Will Camden join the e-scooter trials that launched in parts of the capital last month? One Hampstead residents group hopes not, citing concerns about “e-scooter enabled crime.”
E-scooters are now available to rent in London after three operators – Dott, Lime and Tier – were selected by Transport for London and London Councils to conduct 12-month trials.
Scooters were initially available to rent in Ealing; Hammersmith and Fulham; Kensington and Chelsea; and Richmond.
The City of London, Southwark and some parts of Lambeth have since joined them.
Ham&High reports that Camden Council is running a consultation until July 12 on whether e-scooters should be trialled there.
However, Susan West, chair of the Hampstead Town Safer Neighbourhood Panel, believes they could lead to a rise in crime, and says they pose a “significant” risk to pedestrians.
“My fear is that our over-stretched police will not have the resources to tackle e-scooter use on pavements or e-scooter enabled crime,” she said. “E-scooter and bike riding on pavements has become so commonplace that pedestrians tend not to notice, consequently becoming less vigilant and more vulnerable to robbery.”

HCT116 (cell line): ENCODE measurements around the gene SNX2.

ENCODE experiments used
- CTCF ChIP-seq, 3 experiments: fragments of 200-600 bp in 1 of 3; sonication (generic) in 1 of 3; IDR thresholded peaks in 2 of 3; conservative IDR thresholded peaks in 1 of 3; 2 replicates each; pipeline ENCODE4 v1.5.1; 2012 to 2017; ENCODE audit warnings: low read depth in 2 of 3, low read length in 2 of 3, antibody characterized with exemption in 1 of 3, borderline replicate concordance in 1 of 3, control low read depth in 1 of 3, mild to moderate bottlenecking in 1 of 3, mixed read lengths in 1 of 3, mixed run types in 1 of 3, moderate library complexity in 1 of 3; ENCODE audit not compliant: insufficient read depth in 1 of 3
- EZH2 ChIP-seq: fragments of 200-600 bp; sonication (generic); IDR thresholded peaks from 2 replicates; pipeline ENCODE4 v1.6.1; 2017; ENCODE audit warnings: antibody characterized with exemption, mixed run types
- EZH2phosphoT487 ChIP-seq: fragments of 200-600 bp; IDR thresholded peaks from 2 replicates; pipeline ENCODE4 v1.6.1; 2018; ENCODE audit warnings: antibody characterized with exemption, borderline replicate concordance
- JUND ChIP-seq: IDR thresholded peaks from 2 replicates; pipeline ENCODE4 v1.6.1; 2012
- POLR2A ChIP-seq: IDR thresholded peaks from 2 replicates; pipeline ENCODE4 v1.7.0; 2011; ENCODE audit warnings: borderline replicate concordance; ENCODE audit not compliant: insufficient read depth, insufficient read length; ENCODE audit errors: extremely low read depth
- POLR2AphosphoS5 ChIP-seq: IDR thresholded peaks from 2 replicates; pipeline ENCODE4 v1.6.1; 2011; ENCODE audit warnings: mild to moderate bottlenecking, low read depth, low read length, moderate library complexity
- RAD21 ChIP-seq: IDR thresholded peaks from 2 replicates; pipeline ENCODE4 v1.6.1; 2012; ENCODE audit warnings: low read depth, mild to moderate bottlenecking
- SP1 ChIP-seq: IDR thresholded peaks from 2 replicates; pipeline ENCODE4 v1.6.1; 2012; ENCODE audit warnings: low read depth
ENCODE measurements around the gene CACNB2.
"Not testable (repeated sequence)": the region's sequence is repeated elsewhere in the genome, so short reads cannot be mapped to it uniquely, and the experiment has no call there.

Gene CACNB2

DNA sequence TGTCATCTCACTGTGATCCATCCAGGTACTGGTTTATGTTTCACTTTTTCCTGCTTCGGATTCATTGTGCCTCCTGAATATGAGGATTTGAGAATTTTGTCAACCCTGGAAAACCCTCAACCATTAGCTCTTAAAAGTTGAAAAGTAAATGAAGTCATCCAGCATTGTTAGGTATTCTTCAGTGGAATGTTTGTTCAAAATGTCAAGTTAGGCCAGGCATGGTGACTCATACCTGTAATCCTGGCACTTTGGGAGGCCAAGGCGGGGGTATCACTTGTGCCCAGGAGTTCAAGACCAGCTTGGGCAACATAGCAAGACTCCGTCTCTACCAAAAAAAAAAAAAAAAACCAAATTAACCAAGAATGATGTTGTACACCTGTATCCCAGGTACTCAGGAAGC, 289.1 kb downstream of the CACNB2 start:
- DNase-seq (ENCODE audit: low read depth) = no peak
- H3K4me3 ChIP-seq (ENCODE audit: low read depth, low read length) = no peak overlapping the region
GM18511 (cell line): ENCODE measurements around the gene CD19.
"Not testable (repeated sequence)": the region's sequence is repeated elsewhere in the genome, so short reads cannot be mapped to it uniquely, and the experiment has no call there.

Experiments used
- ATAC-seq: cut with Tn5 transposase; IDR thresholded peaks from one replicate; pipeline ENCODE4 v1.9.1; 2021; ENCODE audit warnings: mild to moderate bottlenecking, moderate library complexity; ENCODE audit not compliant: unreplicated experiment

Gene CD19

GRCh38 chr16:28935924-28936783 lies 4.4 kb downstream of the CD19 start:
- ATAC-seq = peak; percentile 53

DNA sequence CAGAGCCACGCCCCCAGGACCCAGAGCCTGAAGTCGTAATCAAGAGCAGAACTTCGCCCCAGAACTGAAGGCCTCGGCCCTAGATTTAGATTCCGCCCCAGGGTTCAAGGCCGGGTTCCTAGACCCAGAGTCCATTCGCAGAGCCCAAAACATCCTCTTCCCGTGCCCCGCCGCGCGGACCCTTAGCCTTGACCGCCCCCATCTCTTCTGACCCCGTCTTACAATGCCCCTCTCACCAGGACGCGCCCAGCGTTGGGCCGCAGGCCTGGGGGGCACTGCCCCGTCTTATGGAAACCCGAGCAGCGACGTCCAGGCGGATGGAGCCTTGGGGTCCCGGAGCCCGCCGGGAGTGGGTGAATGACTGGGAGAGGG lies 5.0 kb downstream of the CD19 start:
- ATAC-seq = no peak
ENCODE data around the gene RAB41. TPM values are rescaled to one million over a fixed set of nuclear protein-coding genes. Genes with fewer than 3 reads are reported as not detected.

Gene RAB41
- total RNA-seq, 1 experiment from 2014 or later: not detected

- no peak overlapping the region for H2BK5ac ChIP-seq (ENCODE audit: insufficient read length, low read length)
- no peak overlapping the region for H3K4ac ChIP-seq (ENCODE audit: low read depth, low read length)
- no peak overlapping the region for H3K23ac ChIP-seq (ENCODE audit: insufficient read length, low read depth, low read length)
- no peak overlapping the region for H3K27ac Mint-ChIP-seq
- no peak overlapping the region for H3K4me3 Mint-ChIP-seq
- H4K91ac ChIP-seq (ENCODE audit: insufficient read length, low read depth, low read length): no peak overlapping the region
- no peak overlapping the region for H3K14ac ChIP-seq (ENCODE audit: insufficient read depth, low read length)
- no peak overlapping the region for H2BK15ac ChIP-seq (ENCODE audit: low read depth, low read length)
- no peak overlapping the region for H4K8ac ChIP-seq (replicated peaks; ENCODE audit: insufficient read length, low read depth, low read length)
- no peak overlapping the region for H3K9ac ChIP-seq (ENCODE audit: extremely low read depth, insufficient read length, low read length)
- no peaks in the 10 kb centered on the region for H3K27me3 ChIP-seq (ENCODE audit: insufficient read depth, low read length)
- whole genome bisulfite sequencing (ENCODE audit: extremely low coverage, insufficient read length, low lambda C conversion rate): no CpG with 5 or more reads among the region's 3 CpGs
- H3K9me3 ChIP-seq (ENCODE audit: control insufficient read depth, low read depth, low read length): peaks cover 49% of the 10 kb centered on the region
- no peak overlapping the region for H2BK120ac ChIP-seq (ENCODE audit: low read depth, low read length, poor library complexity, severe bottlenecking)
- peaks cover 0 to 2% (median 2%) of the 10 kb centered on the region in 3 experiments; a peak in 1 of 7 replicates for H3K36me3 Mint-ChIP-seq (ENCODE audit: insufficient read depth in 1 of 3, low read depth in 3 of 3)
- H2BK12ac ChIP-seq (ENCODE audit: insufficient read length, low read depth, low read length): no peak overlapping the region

This position echoes one of the findings of a recent survey, which found that 38% of people are worried that e-scooters will cause an increase in crime.
The Hampstead Neighbourhood Forum was a little more open-minded about the prospect of a scheme. The group says it supports measures likely to reduce motor traffic, but nevertheless expressed concerns over the safety of e-scooters in Hampstead’s “narrow, crowded and hilly streets”.
As with the trials underway elsewhere in the country, London’s e-scooters are only permitted on roads and cycleways – not on footways.
Scooters are also restricted to a maximum speed of 12.5mph with lights at the front and rear remaining on throughout any rental and with audible warning systems in place that can be used without the rider adjusting their grip of the handlebars.
Most schemes also make use of geo-fencing technology to limit e-scooters’ speeds in certain areas or even to switch off the motor altogether.
Commenting on the consultation, Camden Council’s cabinet member for transport, Adam Harrison, said: “We want our streets to have more space for everyone to walk and cycle, for you to be breathing cleaner air, for children to get to and from school safely and for businesses to be able to flourish.
“We are looking carefully at whether rental e-scooters could be part of this effort, by enabling an alternative mode of transport that is emission-free and reducing the number of motor vehicles on our streets.
“Rental e-scooters – in contrast to those privately owned ones that have proliferated recently – would be trackable and would have to be parked in designated bays.”